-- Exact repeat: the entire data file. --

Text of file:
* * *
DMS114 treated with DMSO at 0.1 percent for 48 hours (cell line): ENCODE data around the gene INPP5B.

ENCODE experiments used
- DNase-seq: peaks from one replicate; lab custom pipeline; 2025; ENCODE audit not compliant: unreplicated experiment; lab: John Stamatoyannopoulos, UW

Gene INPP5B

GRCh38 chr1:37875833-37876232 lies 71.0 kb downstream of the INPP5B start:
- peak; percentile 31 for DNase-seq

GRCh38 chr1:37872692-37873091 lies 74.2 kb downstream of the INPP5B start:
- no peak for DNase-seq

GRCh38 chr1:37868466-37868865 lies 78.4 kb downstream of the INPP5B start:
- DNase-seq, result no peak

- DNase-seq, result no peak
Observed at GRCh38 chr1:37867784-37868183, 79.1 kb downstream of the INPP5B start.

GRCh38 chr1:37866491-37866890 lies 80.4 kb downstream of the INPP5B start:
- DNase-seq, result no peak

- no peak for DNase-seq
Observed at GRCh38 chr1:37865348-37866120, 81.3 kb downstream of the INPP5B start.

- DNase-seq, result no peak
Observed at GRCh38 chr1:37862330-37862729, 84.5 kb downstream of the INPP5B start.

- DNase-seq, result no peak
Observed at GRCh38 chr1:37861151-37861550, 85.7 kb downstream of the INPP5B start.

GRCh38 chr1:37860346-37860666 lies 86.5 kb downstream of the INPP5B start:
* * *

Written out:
DMS114 treated with DMSO at 0.1 percent for 48 hours (cell line): ENCODE data around the gene INPP5B.

ENCODE experiments used
- DNase-seq: peaks from one replicate; lab custom pipeline; 2025; ENCODE audit not compliant: unreplicated experiment; lab: John Stamatoyannopoulos, UW

Gene INPP5B

GRCh38 chr1:37875833-37876232 lies 71.0 kb downstream of the INPP5B start:
- peak; percentile 31 for DNase-seq

GRCh38 chr1:37872692-37873091 lies 74.2 kb downstream of the INPP5B start:
- no peak for DNase-seq

GRCh38 chr1:37868466-37868865 lies 78.4 kb downstream of the INPP5B start:
- DNase-seq, result no peak

- DNase-seq, result no peak
Observed at GRCh38 chr1:37867784-37868183, 79.1 kb downstream of the INPP5B start.

GRCh38 chr1:37866491-37866890 lies 80.4 kb downstream of the INPP5B start:
- DNase-seq, result no peak

- no peak for DNase-seq
Observed at GRCh38 chr1:37865348-37866120, 81.3 kb downstream of the INPP5B start.

- DNase-seq, result no peak
Observed at GRCh38 chr1:37862330-37862729, 84.5 kb downstream of the INPP5B start.

- DNase-seq, result no peak
Observed at GRCh38 chr1:37861151-37861550, 85.7 kb downstream of the INPP5B start.

GRCh38 chr1:37860346-37860666 lies 86.5 kb downstream of the INPP5B start: